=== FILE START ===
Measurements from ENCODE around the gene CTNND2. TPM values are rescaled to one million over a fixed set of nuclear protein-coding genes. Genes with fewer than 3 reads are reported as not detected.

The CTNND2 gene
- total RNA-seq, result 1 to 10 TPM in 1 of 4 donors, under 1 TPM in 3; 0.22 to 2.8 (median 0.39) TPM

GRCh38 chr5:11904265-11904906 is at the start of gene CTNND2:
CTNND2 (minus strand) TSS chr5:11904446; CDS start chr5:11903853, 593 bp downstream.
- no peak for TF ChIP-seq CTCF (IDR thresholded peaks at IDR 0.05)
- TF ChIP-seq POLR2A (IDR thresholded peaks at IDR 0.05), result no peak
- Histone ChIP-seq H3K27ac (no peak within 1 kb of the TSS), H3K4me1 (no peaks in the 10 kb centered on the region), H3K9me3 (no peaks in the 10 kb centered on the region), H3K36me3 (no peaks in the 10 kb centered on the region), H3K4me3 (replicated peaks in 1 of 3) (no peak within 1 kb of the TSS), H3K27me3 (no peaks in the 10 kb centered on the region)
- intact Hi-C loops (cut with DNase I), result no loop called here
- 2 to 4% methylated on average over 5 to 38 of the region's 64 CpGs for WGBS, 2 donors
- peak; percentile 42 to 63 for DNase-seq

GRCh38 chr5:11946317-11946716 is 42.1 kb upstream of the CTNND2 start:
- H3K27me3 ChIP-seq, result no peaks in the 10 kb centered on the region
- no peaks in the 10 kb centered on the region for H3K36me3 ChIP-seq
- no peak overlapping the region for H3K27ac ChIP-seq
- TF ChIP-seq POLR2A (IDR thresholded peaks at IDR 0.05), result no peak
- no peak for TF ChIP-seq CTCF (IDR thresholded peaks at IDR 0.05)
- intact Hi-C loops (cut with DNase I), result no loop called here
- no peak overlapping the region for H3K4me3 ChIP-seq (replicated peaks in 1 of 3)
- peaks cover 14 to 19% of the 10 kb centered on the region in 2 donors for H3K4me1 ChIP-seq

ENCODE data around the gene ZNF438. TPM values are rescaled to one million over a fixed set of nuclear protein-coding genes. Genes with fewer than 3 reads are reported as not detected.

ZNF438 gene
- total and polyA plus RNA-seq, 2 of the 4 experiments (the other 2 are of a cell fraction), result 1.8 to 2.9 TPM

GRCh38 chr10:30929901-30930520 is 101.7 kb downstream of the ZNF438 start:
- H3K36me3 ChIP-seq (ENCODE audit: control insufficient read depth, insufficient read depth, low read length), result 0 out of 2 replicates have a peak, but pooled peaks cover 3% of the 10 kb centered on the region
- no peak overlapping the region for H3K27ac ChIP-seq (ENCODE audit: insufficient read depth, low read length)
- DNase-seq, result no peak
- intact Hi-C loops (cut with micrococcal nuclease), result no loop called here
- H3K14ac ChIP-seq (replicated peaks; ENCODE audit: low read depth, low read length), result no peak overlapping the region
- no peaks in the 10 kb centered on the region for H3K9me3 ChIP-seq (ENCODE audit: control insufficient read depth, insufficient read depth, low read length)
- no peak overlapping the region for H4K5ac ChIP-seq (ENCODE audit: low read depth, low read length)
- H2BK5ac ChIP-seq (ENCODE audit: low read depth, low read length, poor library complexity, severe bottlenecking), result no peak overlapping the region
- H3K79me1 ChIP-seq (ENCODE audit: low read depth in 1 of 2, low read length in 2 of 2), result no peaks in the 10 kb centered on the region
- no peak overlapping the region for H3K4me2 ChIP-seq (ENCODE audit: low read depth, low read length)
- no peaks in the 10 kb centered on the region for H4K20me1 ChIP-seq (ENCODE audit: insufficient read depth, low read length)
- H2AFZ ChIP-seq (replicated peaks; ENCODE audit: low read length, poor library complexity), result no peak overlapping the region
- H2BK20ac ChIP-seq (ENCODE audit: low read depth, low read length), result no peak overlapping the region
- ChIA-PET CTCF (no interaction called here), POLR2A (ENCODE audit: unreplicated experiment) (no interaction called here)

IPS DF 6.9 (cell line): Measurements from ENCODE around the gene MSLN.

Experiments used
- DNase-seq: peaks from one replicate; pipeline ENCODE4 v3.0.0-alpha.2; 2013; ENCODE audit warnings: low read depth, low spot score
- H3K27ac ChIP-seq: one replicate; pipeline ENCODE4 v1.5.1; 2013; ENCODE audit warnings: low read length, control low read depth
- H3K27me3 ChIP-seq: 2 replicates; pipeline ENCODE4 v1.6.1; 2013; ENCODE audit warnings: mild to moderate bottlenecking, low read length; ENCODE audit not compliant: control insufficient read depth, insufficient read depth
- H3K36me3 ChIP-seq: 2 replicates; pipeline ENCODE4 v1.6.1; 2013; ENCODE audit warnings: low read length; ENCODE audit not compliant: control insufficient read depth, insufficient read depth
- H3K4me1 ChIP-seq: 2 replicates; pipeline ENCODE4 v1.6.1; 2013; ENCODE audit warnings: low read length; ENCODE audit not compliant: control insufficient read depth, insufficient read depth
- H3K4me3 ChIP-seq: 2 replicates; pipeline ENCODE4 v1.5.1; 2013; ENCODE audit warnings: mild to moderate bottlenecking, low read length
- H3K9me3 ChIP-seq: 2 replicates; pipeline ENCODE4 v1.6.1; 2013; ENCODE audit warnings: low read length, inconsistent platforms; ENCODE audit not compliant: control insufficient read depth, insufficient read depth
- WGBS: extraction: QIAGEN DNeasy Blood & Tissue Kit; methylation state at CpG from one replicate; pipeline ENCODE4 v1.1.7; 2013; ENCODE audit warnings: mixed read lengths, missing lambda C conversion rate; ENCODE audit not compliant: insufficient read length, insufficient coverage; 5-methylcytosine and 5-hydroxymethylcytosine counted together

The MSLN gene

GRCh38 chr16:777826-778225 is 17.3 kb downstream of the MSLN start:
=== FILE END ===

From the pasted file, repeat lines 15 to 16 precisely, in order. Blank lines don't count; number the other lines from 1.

- no peak overlapping the region for H3K27ac ChIP-seq
- TF ChIP-seq POLR2A (IDR thresholded peaks at IDR 0.05), result no peak